I am a visual person. Here is what works for me as an intuition.
Say each of the things you want to search for approximately are physical objects such as an apple, a cube, a chair.
My intuition for an LSH is that it is similar to take the shadows of these objects. Like if you take the shadow of a 3D cube you get a 2D square-like on a piece of paper, or a 3D sphere will get you a circle-like shadow on a piece of paper.
Eventually, there are many more than three dimensions in a search problem (where each word in a text could be one dimension) but the shadow analogy is still very useful to me.
Now we can efficiently compare strings of bits in software. A fixed length bit string is kinda, more or less, like a line in a single dimension.
So with an LSH, I project the shadows of objects eventually as points (0 or 1) on a single fixed length line/bit string.
The whole trick is to take the shadows such that they still make sense in the lower dimension e.g. they resemble the original object in a good enough way that can be recognized.
A 2D drawing of a cube in perspective tells me this is a cube. But I cannot distinguish easily a 2D square from a 3D cube shadow without perspective: they both looks like a square to me.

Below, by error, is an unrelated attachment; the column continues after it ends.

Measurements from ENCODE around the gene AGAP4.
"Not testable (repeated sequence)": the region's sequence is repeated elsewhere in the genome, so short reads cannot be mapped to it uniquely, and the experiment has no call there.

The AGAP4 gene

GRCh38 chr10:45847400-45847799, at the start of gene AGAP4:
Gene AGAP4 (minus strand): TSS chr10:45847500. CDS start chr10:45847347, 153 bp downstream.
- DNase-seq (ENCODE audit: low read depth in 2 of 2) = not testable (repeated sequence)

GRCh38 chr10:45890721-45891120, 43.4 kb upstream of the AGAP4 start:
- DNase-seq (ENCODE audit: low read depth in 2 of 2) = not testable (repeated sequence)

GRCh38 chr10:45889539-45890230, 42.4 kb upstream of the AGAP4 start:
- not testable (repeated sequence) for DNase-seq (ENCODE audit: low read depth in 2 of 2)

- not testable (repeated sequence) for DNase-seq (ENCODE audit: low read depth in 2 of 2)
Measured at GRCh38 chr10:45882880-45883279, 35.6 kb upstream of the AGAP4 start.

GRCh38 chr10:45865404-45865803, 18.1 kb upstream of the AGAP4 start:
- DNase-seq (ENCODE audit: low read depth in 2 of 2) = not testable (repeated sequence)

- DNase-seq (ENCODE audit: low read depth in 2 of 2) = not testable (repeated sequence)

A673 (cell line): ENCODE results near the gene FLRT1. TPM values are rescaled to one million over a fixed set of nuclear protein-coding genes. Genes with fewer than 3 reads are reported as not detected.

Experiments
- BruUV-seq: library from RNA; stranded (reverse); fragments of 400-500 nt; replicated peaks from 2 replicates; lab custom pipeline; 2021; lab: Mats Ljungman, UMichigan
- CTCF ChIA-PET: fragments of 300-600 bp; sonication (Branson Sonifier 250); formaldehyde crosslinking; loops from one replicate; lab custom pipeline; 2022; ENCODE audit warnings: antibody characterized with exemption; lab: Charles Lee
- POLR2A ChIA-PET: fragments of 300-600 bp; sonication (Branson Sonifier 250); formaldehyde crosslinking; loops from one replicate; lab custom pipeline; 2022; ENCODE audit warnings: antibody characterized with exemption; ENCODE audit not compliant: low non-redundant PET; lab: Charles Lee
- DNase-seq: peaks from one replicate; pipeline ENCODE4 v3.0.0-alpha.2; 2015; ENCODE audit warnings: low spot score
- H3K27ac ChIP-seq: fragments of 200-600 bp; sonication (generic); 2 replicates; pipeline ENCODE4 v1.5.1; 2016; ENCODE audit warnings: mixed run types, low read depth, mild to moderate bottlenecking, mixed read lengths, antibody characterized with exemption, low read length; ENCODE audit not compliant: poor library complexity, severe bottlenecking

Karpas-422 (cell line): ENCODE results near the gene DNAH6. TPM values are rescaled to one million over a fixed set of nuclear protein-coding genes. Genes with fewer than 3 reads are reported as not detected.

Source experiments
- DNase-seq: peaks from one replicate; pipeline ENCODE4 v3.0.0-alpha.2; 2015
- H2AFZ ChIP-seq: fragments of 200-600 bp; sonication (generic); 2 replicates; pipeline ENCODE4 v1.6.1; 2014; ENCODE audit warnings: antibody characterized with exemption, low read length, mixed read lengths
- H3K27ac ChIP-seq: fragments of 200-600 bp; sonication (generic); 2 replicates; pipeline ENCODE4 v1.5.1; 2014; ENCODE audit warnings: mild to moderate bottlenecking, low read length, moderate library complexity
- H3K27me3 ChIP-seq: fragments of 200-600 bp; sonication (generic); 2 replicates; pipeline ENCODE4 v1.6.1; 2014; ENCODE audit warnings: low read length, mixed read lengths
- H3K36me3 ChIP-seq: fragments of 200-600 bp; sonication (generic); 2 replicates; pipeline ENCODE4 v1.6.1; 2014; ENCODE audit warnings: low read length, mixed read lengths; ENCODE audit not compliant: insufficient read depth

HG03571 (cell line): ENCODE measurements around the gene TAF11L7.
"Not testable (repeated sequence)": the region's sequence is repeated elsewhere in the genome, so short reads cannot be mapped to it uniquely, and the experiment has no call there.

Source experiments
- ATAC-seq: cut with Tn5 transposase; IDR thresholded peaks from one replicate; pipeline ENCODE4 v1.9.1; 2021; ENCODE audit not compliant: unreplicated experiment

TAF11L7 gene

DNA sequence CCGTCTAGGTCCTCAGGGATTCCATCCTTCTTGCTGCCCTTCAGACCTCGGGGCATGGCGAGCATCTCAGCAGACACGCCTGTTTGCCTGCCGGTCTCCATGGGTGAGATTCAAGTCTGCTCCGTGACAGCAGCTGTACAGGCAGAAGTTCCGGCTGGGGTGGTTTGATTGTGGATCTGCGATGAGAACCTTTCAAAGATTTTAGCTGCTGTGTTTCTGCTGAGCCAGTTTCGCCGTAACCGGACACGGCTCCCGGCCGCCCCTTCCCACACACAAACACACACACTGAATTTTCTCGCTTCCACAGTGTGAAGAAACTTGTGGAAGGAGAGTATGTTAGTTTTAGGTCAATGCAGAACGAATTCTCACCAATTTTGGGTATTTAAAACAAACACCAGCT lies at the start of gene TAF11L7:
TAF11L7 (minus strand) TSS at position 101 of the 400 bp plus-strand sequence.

How I present my object to the light will determine if I get a good recognizable shadow or not. So I think of a "good" LSH as the one that will turn my objects in front of a light such that their shadow is best recognizable as representing my object.
So to recap: I think of things to index with an LSH as physical objects like a cube, a table, or chair, and I project their shadows in 2D and eventually along a line (a bit string). And a "good" LSH "function" is how I present my objects in front of a light to get an approximately distinguishable shape in the 2D flatland and later my bit string.
Finally when I want to search if an object I have is similar to some objects that I indexed, I take the shadows of this "query" object using the same way to present my object in front of the light (eventually ending up with a bit string too). And now I can compare how similar is that bit string with all my other indexed bit strings which is a proxy for searching for my whole objects if I found a good and recognizable way to present my objects to my light.